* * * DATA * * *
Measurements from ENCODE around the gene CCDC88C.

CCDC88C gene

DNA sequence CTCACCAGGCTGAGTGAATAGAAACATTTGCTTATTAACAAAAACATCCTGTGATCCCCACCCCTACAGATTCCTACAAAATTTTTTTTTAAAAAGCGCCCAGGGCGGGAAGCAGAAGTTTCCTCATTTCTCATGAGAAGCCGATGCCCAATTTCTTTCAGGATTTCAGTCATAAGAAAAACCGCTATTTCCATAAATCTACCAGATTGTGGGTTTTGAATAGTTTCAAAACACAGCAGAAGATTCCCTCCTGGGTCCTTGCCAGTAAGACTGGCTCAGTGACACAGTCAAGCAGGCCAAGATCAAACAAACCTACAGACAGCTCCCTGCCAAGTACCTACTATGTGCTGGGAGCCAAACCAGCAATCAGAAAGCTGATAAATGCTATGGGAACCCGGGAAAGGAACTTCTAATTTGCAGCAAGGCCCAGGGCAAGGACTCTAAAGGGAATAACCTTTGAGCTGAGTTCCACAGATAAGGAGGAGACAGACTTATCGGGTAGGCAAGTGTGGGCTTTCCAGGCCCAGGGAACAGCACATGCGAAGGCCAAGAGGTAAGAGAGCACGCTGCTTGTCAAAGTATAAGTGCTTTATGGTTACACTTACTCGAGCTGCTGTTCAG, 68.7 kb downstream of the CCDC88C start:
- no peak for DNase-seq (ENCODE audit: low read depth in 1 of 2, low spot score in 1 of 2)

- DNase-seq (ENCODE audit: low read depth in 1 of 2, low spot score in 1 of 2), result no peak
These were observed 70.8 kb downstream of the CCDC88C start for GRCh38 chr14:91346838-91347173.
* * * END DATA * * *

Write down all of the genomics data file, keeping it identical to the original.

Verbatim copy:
Measurements from ENCODE around the gene CCDC88C.

CCDC88C gene

DNA sequence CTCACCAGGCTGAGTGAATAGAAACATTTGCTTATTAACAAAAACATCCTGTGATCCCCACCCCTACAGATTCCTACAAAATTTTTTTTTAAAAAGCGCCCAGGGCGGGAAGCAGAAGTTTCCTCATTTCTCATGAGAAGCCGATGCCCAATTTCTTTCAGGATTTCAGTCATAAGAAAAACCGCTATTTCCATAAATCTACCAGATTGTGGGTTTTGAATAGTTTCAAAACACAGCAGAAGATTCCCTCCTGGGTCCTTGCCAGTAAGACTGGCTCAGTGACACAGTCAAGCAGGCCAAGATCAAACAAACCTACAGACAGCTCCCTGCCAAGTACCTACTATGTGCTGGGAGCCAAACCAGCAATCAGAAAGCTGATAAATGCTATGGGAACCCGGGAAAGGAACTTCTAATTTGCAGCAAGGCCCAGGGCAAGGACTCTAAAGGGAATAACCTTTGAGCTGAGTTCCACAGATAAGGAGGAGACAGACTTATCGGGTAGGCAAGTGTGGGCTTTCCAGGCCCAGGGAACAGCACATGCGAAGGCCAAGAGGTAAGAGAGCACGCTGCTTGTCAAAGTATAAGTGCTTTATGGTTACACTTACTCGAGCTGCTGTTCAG, 68.7 kb downstream of the CCDC88C start:
- no peak for DNase-seq (ENCODE audit: low read depth in 1 of 2, low spot score in 1 of 2)

- DNase-seq (ENCODE audit: low read depth in 1 of 2, low spot score in 1 of 2), result no peak
These were observed 70.8 kb downstream of the CCDC88C start for GRCh38 chr14:91346838-91347173.